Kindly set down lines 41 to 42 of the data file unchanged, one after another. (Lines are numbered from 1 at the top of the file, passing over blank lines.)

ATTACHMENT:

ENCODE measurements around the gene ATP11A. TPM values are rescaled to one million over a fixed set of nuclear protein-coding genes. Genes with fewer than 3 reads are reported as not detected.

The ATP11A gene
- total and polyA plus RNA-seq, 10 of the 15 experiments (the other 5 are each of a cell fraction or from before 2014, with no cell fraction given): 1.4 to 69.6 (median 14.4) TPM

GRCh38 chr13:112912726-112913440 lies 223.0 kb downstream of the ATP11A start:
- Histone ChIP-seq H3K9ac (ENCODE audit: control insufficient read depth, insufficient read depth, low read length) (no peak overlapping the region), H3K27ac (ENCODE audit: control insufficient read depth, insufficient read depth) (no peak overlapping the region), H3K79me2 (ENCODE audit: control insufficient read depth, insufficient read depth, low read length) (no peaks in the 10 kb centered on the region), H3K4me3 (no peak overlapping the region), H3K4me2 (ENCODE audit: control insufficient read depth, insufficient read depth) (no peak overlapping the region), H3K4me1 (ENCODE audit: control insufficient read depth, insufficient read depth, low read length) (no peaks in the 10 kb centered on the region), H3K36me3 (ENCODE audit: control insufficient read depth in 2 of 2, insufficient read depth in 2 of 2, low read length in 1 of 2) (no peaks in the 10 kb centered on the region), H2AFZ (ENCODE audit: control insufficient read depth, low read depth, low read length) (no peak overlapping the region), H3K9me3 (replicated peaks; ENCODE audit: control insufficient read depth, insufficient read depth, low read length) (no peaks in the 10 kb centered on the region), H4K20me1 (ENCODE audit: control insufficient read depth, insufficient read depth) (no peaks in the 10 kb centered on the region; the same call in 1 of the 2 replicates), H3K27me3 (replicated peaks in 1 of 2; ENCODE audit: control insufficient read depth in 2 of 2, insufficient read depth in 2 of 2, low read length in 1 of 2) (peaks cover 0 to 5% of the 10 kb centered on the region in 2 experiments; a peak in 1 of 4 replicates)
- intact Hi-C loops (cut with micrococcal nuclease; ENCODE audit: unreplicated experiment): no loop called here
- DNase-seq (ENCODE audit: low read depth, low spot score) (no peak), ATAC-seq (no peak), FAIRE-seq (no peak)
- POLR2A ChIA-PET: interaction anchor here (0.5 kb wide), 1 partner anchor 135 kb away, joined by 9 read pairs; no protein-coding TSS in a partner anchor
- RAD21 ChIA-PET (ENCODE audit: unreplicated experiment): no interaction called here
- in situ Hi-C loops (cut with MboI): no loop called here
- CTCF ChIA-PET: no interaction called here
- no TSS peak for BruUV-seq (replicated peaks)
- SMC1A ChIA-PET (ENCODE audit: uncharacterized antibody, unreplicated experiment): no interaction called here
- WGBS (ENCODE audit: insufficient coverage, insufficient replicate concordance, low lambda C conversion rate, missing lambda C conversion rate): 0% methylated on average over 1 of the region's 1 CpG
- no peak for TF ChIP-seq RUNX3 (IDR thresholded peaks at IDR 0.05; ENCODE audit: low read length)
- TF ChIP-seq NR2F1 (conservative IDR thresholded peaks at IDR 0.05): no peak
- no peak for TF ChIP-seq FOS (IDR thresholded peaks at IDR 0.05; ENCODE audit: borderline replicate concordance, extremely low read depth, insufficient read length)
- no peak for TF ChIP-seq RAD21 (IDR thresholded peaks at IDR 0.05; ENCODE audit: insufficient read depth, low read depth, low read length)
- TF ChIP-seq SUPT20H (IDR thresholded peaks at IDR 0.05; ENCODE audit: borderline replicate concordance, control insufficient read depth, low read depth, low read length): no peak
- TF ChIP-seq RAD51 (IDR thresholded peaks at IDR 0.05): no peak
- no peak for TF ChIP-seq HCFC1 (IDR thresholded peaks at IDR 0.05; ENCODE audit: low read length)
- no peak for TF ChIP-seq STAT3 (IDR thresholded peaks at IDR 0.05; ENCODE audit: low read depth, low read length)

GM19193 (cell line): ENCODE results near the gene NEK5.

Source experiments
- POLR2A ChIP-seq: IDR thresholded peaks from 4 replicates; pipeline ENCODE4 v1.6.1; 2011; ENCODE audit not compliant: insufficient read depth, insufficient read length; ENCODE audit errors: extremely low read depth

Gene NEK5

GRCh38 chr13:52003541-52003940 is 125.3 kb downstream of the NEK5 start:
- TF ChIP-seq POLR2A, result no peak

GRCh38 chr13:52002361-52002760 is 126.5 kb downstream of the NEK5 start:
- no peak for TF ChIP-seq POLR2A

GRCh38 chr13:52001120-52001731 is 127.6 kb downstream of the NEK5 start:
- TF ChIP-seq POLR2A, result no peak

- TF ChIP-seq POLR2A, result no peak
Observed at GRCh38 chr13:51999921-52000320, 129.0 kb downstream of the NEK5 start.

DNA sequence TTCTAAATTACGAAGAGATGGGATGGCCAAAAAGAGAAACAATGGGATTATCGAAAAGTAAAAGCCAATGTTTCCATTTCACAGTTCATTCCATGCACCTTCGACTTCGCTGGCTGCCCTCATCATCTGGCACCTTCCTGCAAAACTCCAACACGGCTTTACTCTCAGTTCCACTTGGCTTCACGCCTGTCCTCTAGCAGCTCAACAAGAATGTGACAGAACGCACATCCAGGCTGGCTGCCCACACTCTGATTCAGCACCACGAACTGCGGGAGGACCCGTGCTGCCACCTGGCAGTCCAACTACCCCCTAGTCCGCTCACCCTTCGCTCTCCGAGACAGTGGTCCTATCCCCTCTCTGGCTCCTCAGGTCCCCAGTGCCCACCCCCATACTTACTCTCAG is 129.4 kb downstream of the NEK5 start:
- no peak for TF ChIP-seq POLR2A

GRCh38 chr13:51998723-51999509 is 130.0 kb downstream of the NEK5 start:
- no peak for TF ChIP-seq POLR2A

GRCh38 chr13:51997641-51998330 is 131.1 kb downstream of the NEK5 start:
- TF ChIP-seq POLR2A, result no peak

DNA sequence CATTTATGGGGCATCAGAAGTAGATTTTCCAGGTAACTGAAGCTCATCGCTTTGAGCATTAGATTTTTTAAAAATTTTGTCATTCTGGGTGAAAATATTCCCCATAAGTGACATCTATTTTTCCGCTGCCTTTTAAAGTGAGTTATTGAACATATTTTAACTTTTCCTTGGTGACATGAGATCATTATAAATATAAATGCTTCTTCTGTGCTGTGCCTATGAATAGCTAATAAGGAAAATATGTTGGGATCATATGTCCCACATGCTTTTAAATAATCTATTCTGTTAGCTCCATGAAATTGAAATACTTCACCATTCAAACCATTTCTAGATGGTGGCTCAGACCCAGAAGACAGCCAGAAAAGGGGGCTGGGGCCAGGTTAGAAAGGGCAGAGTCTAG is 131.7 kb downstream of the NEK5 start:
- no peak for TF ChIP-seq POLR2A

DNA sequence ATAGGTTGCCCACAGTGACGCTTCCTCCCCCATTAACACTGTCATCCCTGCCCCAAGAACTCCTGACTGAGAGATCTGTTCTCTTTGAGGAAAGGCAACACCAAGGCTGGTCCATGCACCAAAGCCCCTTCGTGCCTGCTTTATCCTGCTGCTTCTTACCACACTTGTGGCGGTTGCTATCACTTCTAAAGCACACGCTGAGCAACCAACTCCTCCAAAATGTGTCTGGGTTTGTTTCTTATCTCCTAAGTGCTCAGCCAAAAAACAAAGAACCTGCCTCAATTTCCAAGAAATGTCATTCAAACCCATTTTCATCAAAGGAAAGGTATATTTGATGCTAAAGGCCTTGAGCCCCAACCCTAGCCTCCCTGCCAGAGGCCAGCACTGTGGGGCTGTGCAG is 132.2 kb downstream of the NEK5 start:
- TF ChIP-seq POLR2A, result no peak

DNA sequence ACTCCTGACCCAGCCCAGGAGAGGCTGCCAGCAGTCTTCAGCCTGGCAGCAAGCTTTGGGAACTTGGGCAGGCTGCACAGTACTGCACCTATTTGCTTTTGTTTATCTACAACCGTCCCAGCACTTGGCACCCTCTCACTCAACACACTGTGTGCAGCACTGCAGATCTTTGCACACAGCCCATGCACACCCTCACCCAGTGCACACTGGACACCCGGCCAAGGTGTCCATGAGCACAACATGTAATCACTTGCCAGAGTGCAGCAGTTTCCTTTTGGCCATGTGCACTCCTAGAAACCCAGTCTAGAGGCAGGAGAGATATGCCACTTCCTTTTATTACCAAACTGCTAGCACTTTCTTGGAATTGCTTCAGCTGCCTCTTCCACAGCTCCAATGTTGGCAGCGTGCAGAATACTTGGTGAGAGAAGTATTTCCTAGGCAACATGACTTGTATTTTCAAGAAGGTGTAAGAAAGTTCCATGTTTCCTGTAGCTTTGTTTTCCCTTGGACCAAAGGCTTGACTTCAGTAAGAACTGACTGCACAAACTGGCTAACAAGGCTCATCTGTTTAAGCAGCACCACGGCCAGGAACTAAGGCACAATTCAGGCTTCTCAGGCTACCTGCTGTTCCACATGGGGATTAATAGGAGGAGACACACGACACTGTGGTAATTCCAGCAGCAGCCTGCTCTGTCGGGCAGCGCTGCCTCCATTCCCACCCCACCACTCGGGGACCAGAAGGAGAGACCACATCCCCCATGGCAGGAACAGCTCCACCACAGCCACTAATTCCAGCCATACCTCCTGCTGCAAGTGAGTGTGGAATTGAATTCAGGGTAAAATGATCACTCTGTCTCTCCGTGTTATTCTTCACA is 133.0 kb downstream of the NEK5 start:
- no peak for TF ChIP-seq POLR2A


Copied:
DNA sequence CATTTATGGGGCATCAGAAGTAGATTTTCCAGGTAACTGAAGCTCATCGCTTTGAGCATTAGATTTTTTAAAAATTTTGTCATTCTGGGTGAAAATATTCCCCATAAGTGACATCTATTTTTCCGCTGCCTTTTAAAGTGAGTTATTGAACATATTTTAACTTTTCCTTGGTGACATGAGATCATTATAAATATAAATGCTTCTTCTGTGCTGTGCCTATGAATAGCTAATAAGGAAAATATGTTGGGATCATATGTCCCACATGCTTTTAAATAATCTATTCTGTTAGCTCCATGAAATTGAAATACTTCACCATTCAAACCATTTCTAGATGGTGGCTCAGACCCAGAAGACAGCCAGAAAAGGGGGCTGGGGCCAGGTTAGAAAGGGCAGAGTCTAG is 131.7 kb downstream of the NEK5 start:
- no peak for TF ChIP-seq POLR2A